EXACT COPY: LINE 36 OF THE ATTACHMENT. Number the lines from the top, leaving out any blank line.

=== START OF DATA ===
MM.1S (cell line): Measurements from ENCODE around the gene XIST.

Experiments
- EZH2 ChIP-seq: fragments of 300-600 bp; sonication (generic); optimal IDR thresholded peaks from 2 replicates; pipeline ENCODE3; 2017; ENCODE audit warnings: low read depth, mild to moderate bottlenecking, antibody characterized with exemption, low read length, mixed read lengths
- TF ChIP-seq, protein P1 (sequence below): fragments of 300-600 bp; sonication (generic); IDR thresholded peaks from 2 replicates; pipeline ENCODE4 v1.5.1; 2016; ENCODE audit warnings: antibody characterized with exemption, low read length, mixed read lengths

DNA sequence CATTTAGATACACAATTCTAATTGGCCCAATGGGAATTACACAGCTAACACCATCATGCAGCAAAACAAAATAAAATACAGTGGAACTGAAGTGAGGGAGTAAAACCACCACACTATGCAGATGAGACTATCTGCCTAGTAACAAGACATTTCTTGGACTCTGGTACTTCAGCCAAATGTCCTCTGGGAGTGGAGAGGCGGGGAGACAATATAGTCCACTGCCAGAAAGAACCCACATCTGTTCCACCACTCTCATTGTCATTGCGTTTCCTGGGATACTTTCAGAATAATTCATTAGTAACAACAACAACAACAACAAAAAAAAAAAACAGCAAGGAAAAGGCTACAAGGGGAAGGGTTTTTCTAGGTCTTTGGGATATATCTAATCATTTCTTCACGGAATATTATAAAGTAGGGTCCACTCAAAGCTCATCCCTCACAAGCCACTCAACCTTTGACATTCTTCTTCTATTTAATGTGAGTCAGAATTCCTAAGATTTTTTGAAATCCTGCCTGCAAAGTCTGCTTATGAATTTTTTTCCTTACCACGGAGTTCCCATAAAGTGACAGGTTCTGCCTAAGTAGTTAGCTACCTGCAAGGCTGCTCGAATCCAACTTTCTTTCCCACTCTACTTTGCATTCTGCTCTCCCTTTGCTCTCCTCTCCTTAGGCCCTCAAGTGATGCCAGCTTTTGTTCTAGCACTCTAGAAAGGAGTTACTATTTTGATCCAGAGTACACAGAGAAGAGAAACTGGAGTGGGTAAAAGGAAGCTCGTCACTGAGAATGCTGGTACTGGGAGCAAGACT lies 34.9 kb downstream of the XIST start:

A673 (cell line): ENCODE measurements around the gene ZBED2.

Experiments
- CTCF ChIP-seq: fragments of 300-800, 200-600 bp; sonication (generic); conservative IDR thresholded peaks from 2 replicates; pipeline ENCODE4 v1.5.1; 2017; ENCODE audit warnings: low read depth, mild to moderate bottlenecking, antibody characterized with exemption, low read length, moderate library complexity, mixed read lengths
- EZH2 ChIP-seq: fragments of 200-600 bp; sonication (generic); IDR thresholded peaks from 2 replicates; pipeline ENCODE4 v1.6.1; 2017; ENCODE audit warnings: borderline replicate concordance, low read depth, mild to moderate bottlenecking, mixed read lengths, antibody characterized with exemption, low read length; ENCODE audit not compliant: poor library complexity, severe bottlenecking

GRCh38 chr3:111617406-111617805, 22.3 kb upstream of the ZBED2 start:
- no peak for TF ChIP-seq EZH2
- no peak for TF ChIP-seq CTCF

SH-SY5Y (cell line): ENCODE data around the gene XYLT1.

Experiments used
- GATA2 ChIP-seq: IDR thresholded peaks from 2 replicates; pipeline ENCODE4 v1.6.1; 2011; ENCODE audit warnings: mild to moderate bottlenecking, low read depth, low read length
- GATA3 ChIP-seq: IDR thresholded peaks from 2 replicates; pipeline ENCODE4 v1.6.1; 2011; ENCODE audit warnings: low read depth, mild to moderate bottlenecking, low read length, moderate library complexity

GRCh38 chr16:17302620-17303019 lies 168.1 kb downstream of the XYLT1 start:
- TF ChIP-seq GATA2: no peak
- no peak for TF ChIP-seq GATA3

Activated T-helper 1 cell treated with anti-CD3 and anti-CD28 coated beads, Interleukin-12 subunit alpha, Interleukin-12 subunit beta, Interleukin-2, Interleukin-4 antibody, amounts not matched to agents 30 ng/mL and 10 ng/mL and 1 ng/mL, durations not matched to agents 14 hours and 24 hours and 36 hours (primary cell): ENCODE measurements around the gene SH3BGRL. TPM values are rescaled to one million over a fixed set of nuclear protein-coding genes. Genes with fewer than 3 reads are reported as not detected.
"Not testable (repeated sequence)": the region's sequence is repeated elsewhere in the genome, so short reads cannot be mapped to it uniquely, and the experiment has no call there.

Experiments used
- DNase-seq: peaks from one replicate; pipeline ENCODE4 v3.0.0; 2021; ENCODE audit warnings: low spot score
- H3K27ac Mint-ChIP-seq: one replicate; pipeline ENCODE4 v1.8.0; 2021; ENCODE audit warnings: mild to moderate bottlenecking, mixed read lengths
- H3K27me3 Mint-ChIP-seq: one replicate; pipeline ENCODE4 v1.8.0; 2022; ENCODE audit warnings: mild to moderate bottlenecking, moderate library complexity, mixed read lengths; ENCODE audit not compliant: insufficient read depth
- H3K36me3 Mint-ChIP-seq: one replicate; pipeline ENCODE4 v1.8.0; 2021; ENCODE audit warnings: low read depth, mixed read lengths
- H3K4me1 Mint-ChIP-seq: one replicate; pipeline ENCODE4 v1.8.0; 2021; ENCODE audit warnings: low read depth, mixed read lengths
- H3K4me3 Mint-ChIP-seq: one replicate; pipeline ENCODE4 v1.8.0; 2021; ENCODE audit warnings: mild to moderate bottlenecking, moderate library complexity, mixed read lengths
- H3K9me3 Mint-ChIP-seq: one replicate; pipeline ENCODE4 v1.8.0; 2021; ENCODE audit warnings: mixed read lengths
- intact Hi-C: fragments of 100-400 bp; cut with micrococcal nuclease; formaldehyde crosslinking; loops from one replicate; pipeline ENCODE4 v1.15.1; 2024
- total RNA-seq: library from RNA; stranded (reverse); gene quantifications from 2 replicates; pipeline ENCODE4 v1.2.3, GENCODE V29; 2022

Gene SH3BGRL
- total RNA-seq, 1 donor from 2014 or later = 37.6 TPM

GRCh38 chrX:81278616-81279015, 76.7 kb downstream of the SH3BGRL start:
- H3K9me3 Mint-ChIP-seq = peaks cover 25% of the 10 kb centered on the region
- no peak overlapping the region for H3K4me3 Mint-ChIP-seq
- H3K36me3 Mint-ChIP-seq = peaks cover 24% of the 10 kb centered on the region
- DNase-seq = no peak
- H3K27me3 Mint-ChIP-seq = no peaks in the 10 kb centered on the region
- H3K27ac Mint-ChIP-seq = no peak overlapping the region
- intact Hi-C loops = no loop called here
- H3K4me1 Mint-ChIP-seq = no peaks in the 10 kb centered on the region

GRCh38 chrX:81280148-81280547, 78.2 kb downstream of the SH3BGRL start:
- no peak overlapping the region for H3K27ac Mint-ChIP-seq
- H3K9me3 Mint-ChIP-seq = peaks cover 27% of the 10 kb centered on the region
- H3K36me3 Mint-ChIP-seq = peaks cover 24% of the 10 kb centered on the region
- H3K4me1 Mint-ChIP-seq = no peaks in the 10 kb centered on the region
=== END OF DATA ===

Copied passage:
- no peak overlapping the region for H3K4me3 Mint-ChIP-seq